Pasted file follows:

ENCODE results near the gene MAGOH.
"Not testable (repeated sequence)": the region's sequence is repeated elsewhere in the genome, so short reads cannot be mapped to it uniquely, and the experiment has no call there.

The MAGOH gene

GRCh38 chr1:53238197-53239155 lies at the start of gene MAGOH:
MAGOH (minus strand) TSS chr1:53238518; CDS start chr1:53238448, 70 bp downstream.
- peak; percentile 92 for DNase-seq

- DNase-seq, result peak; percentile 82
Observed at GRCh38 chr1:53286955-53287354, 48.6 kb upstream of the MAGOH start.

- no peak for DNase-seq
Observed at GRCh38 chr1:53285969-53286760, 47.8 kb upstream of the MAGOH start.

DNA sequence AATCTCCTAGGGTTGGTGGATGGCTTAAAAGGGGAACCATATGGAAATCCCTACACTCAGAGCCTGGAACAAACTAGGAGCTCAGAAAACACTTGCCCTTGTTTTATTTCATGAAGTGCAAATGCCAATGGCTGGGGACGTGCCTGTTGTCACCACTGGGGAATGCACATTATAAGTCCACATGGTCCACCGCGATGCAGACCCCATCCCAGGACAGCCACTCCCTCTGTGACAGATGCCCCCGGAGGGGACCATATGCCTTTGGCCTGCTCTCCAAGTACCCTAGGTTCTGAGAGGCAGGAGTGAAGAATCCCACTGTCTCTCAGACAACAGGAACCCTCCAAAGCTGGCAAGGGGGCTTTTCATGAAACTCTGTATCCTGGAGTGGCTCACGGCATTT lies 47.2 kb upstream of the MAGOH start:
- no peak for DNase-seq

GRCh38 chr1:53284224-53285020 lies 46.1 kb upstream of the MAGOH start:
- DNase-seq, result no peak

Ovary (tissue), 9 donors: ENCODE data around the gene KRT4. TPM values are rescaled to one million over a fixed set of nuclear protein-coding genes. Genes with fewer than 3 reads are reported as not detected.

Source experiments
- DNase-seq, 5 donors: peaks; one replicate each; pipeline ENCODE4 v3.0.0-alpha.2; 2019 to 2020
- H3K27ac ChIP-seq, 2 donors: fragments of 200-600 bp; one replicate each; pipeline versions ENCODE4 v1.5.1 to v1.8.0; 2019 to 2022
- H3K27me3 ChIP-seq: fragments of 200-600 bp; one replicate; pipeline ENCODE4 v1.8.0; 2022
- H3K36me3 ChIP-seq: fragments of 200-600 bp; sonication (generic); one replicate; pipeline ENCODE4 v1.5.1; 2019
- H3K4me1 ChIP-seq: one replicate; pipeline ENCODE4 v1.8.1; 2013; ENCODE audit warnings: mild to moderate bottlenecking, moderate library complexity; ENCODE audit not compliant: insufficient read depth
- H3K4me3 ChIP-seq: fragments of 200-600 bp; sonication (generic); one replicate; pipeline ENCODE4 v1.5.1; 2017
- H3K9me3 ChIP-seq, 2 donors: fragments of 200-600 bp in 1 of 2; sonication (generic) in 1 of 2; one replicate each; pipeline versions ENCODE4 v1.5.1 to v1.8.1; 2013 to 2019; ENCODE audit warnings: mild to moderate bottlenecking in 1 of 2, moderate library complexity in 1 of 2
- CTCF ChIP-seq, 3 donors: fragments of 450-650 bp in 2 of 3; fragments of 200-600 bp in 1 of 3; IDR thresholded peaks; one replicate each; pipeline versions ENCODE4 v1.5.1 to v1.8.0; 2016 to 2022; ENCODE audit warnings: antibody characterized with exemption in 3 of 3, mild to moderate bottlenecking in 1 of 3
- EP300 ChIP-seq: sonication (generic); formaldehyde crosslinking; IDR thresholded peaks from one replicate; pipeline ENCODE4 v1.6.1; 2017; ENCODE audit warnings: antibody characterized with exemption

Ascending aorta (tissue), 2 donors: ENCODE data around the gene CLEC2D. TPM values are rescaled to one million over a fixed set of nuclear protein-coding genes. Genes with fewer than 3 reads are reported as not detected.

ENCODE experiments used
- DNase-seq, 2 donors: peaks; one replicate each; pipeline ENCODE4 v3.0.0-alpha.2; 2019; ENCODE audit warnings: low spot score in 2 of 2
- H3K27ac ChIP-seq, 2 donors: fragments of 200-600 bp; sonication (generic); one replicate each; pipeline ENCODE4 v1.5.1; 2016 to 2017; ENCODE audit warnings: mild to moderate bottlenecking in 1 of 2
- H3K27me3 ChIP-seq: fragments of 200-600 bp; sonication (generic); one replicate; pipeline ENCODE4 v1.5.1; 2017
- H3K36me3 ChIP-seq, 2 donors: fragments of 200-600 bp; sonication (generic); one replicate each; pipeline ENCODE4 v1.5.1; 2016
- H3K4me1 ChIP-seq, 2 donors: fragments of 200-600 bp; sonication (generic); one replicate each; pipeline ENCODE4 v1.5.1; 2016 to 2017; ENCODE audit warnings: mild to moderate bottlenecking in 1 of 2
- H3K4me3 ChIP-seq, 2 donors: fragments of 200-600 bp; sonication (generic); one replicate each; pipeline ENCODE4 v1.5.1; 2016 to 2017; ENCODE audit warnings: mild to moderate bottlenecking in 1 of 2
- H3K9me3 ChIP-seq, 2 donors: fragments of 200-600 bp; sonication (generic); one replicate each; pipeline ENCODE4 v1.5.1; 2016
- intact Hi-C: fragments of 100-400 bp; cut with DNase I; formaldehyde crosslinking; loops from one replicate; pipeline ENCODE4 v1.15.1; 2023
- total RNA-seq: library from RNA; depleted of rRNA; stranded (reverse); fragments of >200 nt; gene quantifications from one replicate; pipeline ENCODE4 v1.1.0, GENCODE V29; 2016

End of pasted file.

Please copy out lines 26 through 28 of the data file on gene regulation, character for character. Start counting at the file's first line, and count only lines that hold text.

Ascending aorta (tissue), 2 donors: ENCODE data around the gene CLEC2D. TPM values are rescaled to one million over a fixed set of nuclear protein-coding genes. Genes with fewer than 3 reads are reported as not detected.

ENCODE experiments used
- DNase-seq, 2 donors: peaks; one replicate each; pipeline ENCODE4 v3.0.0-alpha.2; 2019; ENCODE audit warnings: low spot score in 2 of 2